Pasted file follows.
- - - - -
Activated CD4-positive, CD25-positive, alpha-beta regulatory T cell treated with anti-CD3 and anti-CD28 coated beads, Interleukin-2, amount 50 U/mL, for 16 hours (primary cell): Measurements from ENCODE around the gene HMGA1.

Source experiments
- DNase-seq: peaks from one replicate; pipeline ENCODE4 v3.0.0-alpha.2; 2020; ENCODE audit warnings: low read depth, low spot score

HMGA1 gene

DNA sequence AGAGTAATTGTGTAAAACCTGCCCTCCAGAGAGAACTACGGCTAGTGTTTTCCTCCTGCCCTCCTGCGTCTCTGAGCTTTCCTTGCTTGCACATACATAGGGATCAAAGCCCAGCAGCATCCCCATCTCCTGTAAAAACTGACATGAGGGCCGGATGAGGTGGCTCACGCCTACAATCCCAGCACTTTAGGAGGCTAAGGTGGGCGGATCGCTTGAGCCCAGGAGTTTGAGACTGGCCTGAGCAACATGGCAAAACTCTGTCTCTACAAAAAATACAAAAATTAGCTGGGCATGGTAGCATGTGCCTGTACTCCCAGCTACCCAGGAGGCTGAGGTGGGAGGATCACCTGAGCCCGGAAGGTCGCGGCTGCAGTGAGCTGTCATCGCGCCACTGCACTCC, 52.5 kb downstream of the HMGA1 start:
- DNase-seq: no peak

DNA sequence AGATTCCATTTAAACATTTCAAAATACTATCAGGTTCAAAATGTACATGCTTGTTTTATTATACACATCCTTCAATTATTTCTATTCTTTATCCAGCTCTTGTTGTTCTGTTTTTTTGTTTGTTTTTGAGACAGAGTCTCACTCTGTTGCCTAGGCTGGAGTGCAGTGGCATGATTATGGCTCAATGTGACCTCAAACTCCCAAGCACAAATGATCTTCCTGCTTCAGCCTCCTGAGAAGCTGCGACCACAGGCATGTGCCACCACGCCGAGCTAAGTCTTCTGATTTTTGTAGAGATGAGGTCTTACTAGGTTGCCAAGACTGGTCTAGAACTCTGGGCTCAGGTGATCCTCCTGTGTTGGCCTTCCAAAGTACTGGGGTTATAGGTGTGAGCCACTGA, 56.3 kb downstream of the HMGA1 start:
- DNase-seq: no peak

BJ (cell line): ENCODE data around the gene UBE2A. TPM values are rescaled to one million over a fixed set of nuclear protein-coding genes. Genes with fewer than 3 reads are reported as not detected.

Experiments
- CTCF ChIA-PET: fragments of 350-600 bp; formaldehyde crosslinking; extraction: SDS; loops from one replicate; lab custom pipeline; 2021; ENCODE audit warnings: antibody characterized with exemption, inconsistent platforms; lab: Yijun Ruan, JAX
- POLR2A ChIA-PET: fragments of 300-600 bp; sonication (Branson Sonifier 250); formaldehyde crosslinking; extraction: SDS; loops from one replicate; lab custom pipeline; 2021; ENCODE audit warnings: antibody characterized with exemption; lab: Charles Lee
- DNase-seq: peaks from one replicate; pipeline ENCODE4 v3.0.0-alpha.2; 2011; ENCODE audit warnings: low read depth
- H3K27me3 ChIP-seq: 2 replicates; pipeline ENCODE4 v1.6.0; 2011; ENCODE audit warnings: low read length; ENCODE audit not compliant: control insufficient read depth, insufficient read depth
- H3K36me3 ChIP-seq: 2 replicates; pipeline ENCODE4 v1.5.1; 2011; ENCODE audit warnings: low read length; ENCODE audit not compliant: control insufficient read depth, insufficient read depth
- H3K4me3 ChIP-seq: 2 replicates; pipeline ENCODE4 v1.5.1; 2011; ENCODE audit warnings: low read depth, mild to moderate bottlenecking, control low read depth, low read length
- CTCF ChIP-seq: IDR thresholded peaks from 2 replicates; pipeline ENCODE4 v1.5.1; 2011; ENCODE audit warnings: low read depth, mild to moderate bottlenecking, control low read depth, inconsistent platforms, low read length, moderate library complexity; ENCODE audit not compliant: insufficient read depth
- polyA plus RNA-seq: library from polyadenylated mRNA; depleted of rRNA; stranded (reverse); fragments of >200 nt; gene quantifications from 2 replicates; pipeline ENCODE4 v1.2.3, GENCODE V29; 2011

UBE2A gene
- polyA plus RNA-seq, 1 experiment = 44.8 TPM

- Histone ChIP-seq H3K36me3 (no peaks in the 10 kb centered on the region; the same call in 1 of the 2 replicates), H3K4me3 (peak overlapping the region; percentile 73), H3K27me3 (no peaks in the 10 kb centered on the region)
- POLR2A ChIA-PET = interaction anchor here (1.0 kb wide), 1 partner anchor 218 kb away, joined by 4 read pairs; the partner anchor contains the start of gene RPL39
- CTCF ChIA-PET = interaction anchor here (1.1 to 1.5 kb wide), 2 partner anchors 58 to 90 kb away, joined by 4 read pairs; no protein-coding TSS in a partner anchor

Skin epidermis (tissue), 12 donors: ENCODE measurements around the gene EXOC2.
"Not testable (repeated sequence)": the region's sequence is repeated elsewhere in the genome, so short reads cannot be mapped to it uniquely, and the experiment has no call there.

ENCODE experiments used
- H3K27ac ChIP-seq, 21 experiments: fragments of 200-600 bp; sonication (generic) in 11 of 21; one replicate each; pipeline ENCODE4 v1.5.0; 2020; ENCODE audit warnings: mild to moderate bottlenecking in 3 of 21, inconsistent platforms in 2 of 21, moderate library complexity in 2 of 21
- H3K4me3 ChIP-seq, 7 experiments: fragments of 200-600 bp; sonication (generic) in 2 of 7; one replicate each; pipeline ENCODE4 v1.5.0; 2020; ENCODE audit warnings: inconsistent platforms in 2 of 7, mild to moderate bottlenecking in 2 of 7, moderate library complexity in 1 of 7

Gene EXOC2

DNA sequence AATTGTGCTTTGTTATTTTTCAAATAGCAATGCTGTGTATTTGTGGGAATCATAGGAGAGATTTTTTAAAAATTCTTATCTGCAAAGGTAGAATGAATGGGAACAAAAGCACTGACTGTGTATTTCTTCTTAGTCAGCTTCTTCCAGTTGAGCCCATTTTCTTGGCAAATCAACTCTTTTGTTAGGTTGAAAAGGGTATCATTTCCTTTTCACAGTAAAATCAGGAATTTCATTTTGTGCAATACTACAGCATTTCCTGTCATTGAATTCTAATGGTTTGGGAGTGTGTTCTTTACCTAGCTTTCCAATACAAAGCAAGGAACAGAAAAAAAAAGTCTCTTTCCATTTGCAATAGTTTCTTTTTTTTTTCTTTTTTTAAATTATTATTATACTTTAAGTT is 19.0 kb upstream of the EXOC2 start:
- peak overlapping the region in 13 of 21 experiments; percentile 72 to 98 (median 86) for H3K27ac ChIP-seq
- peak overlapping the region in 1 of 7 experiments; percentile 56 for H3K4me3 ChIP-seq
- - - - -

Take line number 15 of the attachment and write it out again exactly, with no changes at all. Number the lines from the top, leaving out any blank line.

- H3K36me3 ChIP-seq: 2 replicates; pipeline ENCODE4 v1.5.1; 2011; ENCODE audit warnings: low read length; ENCODE audit not compliant: control insufficient read depth, insufficient read depth